I was lucky enough to spend two weeks at the World Cup in Germany in 2006 with various friends. We had tickets for five games but also made a point of watching every other match we could in pubs, restaurants and beer gardens. As you might expect, there were many memorable beer occasions, but the one that sticks with me most is spending a few days in Rothenburg ob der Tauber between matches. Even in those pre-blogging days, I was sufficiently interested in beer to want to try as many as possible, whereas my main travelling companion was a fan of “normal lager, like normal people drink”.
We camped out in the back room of a café that specialised in Flammkuchen to watch all three of the day’s matches, while the staff brought us pint after pint of Ochsenfurter Kauzenbrau, which I found remarkably delicious. Unfortunately, as my friend did the ordering, I have no idea which one of their range it was (“I just ordered normal beer”). I drank at least six pints, way more than usual — it was just impossible to stop. Serious nectar-of-the-Gods territory, with a deep malt flavour that I sometimes think I can still taste. They were three very memorable matches, too, particularly the Czech Republic vs USA, made even more enjoyable by the banter with three Americans on the table in front of us.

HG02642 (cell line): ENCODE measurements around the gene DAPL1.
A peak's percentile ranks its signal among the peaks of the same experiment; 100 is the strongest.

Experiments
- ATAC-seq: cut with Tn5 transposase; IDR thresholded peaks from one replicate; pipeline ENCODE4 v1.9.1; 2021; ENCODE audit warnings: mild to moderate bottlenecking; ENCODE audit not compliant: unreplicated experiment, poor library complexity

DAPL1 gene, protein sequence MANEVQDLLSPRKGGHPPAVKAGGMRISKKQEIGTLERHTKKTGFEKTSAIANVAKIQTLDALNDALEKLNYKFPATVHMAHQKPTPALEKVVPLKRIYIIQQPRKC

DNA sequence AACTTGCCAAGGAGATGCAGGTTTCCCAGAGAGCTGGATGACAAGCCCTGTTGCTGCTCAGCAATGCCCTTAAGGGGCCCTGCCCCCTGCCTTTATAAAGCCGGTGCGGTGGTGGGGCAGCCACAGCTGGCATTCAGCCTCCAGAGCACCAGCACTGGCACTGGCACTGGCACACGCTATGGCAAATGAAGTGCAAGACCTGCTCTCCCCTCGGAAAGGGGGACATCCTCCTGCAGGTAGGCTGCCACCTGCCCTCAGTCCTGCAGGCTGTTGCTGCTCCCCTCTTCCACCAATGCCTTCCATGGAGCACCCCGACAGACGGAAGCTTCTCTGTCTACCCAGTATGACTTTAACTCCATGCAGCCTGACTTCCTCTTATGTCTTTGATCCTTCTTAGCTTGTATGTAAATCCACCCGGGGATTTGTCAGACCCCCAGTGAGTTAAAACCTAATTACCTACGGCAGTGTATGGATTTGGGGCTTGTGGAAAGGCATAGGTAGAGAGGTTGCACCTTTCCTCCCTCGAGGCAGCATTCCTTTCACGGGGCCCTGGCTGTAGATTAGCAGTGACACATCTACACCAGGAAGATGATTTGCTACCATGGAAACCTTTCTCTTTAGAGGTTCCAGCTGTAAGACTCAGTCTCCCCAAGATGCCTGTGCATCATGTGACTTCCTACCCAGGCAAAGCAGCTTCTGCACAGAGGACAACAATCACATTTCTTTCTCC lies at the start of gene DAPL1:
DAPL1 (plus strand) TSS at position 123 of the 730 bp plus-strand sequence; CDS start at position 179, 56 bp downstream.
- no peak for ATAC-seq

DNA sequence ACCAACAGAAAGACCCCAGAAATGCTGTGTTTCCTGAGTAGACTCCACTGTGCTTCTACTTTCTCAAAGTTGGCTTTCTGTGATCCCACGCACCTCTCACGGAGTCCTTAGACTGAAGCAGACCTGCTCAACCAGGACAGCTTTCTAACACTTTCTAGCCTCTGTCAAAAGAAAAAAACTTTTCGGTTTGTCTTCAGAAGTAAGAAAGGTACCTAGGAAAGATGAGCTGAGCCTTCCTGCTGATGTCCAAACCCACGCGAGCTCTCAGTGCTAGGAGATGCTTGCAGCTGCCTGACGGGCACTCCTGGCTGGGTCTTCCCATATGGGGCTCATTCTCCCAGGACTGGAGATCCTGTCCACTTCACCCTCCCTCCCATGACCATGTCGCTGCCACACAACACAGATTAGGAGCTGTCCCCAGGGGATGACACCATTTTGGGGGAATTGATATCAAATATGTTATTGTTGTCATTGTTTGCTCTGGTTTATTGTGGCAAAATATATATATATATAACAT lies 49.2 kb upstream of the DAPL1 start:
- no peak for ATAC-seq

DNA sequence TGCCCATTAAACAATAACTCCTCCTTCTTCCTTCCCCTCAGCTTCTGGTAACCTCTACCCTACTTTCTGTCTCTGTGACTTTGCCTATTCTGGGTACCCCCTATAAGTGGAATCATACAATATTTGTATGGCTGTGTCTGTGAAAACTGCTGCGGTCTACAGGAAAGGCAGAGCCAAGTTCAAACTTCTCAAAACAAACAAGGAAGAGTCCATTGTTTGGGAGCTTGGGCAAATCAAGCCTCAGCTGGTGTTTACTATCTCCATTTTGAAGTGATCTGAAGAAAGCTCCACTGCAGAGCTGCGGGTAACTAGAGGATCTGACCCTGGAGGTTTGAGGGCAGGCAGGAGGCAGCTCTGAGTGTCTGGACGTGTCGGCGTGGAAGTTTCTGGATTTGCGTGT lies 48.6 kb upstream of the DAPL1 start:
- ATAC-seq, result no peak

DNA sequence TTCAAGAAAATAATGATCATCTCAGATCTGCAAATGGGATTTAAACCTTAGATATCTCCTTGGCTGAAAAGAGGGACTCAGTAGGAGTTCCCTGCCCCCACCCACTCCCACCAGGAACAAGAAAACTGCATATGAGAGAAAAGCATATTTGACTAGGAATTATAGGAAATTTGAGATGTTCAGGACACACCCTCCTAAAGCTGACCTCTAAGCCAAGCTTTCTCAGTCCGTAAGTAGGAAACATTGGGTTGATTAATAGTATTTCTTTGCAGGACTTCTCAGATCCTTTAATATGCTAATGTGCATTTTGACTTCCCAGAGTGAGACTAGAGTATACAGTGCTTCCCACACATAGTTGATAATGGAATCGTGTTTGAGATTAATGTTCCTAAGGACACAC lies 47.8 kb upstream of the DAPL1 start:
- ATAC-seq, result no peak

The disappointing postscript to this is that, on a subsequent trip to Franconia, I dragged Bailey round every pub we could in and around Rothenburg until we found the legendary brew that I’d been banging on about. It turned out to be…OK. Possibly my biggest ever beer let down, and more evidence, perhaps, of “the time, the place”.
Other beery highlights from the world cup include watching a Germany match in the Englischer Garten in Munich, where the efficient German machine managed to serve more than 3000 litres during half time.